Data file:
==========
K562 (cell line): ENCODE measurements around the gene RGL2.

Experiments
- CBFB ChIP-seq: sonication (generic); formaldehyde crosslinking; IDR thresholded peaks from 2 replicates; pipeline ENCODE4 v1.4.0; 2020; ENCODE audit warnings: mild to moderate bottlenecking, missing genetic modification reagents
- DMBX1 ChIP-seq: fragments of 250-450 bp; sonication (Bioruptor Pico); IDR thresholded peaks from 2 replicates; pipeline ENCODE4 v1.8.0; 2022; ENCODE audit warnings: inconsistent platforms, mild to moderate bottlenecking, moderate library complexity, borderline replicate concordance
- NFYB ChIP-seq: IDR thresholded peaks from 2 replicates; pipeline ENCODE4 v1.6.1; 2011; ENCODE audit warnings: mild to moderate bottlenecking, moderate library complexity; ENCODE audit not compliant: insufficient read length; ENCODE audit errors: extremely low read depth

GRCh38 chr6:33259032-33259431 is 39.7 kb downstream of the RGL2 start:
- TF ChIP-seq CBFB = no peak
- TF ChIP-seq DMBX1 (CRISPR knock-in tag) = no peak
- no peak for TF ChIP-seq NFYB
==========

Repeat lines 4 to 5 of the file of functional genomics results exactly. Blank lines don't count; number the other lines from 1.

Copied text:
- DMBX1 ChIP-seq: fragments of 250-450 bp; sonication (Bioruptor Pico); IDR thresholded peaks from 2 replicates; pipeline ENCODE4 v1.8.0; 2022; ENCODE audit warnings: inconsistent platforms, mild to moderate bottlenecking, moderate library complexity, borderline replicate concordance
- NFYB ChIP-seq: IDR thresholded peaks from 2 replicates; pipeline ENCODE4 v1.6.1; 2011; ENCODE audit warnings: mild to moderate bottlenecking, moderate library complexity; ENCODE audit not compliant: insufficient read length; ENCODE audit errors: extremely low read depth